In previous posts I have said that I would like to focus my engineering team on building the and not the stack. Infrastructue is something that a lot providers have solved the problem for and honestly I do feel that eCommerce is at a sweet spot and when I look at the prices of something like Shopify Plus, I get hosting, a platform, a CDN, preferential transaction rates, priority support, etc which at the end is worth significantly more than actually spending money on engineers to develop, maintain, and secure a site.

Thus far the only thing that I have found out that Shopify can’t do is to control custom HTTP headers and response codes such as 302’s or even 404’s. Sometimes a solution like this is needed but thus far I haven’t found a show stopper or something that I think I am patching with a very ghetto solution.

Using Angular to build the Experience

So, what I think is being smart about utilizing my resources, I decided to look into Angular to really focus on building the experience. Why Angular? well, Angular allows me to build a web site to behave more like building an app. What do I mean by that?

Well in technical terms that means using an MVC (Model-View-Controller)-like architecture where the logic is actually separated from the presentation, making the code more readable and maintainable. For those of you that have some experience using javascript, you will understand how easy it is to make a mess of the code.

Once I had made that decision, the first question is, will it work with Shopify?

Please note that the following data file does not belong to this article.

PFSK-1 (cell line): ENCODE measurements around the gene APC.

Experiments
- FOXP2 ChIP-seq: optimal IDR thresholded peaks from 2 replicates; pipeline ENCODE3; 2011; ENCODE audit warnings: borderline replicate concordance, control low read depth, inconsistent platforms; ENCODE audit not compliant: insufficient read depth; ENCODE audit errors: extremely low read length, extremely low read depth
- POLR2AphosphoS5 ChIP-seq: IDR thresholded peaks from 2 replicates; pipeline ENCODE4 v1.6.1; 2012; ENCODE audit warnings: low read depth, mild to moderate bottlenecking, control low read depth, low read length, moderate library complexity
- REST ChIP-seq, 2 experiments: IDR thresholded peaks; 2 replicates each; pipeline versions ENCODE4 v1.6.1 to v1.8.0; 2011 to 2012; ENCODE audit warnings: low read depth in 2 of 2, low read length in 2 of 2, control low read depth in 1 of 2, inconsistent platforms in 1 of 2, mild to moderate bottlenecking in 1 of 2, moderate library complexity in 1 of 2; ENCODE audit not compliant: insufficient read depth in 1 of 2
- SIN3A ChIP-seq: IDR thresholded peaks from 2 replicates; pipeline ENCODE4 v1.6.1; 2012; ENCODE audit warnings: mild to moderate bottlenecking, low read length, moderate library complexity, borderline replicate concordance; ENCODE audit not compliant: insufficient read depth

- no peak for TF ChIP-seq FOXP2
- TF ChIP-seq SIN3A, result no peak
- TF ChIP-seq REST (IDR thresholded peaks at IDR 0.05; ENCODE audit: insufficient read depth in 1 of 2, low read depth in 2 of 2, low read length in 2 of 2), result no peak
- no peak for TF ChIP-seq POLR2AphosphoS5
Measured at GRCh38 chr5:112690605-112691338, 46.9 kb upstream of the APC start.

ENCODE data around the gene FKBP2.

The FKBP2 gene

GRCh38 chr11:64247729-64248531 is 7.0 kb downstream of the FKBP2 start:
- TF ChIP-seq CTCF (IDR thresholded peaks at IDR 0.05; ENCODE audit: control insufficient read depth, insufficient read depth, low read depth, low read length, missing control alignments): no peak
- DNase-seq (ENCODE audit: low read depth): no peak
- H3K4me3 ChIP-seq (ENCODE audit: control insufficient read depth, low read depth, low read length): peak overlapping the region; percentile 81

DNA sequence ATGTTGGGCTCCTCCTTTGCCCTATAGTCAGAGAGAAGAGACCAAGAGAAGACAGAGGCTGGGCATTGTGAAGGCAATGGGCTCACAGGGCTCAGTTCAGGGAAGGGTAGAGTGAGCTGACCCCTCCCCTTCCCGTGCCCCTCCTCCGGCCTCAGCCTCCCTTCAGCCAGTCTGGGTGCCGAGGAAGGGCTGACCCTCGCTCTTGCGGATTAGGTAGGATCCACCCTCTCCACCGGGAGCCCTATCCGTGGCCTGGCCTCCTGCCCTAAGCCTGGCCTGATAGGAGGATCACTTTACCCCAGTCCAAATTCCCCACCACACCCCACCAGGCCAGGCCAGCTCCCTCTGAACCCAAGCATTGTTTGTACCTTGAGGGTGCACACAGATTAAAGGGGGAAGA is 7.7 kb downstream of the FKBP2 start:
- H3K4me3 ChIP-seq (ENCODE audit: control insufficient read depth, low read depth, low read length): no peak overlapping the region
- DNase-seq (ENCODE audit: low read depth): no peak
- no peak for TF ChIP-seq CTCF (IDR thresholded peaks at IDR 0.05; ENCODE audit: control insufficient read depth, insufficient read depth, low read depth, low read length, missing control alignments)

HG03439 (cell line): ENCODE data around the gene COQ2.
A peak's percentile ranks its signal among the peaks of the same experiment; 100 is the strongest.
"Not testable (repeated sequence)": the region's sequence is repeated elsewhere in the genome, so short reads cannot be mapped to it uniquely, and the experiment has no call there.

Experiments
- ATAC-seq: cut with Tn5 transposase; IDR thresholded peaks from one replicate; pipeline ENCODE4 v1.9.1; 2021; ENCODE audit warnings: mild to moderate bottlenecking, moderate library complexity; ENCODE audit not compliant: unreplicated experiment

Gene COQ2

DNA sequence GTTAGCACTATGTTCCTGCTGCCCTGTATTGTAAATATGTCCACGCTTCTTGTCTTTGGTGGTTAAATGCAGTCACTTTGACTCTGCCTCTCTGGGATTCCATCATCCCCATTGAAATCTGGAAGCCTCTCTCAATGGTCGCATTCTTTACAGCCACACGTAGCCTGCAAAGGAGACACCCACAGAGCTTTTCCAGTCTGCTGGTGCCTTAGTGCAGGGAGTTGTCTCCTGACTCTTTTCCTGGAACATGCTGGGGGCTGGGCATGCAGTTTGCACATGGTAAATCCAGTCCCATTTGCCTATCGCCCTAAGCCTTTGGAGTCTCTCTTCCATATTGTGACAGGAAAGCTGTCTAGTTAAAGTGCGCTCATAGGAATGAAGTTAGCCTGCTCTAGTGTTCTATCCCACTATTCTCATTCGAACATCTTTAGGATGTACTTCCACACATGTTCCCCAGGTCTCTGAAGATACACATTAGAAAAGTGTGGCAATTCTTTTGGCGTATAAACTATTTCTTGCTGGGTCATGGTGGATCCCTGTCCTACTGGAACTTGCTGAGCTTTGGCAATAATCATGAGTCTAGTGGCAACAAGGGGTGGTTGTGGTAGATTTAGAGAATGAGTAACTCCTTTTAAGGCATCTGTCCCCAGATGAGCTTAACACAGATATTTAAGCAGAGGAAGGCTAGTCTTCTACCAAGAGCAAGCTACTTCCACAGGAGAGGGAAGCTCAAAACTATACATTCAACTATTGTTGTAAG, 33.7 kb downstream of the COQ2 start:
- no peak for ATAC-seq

Shopify and Angular 101

I decided that the first test would be replacing the AjaxifyCart written by Caroline Schnapp with an Angular controller. This gave me an excuse and a first project to get my feet wet on it.

Now knowing what I would be working on, I found my first roadblock: liquid.

Splitting design from functionality

Typically the HTML is plagued with classes, ids and nested functions that it rarely happens that when something is styled or cleaned up the code is not messed. When the HTML’s logic you are writing relies only on ng- attributes then splitting things becomes easier

Liquid vs Angular

So in 2 colliding systems that you use curly’s {{ }} to define page renderings, where does liquid start and where does the Angular templates begin?

One cool thing is that Angular it provides a way to override the “curly’s” that it uses. Using the code below, I changed my app to parse {[{}]}

1 var app = angular.module('ShopifyApp', []);
2 
3 app.config(['$interpolateProvider',function ($interpolateProvider)
4 {
5     $interpolateProvider.startSymbol('{[{').endSymbol('}]}');
6 }]);

Splitting things up

I want to treat this as much as possible like a mobile app. And if this was an Android or iOS project, I’d probably have different custom views to split the project, in this case I decided to split this into 3 components. Controllers have variables and methods that each controller needs, in iOS terms, this would be analogous to a View Controller and the HTML inside is the equivalent of a view.

Why did I split them into 3, because there are pages where there are multiple products so being able to store and pass the right variables seemed like a logical split. Disclaimer: Maybe I could have merged all three into one but I wanted to learn and understand more about Angular.

  • AddToCartController - The button that adds an item to the cart.
  • CartDetailPopupController - The popup that appears as a tooltip once you add an item to the cart.